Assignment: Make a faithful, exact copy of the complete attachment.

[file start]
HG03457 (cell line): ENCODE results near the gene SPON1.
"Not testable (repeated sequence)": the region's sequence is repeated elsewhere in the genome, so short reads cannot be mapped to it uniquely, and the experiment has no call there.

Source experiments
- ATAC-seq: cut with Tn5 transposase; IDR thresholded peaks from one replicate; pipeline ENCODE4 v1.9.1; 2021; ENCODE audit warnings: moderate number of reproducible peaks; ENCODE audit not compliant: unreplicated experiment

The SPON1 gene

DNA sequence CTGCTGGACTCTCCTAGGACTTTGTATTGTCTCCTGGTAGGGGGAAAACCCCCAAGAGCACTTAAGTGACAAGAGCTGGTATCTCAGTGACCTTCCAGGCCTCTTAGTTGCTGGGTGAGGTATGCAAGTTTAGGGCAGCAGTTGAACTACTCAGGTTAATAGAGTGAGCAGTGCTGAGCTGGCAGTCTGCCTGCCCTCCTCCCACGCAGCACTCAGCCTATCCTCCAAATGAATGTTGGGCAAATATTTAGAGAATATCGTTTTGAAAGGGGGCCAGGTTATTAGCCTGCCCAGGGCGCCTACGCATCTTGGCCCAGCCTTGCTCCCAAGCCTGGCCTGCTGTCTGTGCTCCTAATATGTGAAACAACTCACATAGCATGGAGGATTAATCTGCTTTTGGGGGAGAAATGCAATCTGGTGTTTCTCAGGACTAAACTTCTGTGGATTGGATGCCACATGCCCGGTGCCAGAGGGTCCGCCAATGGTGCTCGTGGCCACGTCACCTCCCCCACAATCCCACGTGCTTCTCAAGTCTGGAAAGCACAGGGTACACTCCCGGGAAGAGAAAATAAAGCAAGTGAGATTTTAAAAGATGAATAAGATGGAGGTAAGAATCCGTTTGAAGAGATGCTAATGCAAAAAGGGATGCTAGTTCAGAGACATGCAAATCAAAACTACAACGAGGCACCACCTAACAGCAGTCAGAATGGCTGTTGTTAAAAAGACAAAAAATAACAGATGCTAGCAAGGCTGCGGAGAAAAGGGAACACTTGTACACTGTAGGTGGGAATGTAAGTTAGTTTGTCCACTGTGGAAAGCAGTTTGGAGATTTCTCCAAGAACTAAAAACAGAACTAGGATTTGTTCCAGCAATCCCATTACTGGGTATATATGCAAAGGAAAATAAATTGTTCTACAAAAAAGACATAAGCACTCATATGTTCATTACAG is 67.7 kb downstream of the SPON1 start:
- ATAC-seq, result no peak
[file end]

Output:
HG03457 (cell line): ENCODE results near the gene SPON1.
"Not testable (repeated sequence)": the region's sequence is repeated elsewhere in the genome, so short reads cannot be mapped to it uniquely, and the experiment has no call there.

Source experiments
- ATAC-seq: cut with Tn5 transposase; IDR thresholded peaks from one replicate; pipeline ENCODE4 v1.9.1; 2021; ENCODE audit warnings: moderate number of reproducible peaks; ENCODE audit not compliant: unreplicated experiment

The SPON1 gene

DNA sequence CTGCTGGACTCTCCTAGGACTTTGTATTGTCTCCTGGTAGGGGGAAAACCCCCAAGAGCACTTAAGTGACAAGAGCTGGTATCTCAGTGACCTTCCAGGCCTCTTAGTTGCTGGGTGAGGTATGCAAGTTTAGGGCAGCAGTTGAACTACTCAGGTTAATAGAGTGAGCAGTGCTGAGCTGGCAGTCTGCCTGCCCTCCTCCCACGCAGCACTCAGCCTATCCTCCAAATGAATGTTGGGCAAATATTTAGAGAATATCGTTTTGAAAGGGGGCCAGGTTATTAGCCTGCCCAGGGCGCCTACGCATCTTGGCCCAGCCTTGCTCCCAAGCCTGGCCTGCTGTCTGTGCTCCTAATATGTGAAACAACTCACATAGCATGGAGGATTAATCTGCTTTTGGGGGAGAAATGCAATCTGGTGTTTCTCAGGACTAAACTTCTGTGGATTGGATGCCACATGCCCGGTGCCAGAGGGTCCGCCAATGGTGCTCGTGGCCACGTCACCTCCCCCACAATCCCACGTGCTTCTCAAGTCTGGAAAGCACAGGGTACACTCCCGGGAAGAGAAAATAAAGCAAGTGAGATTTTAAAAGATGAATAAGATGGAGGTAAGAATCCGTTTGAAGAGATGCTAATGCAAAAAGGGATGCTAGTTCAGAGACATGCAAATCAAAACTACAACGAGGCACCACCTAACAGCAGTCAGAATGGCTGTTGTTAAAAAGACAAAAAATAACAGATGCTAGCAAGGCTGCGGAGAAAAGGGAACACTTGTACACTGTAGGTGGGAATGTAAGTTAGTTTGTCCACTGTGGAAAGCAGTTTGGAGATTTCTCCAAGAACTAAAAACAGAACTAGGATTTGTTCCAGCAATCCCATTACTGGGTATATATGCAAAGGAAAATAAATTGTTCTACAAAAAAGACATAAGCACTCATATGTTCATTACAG is 67.7 kb downstream of the SPON1 start:
- ATAC-seq, result no peak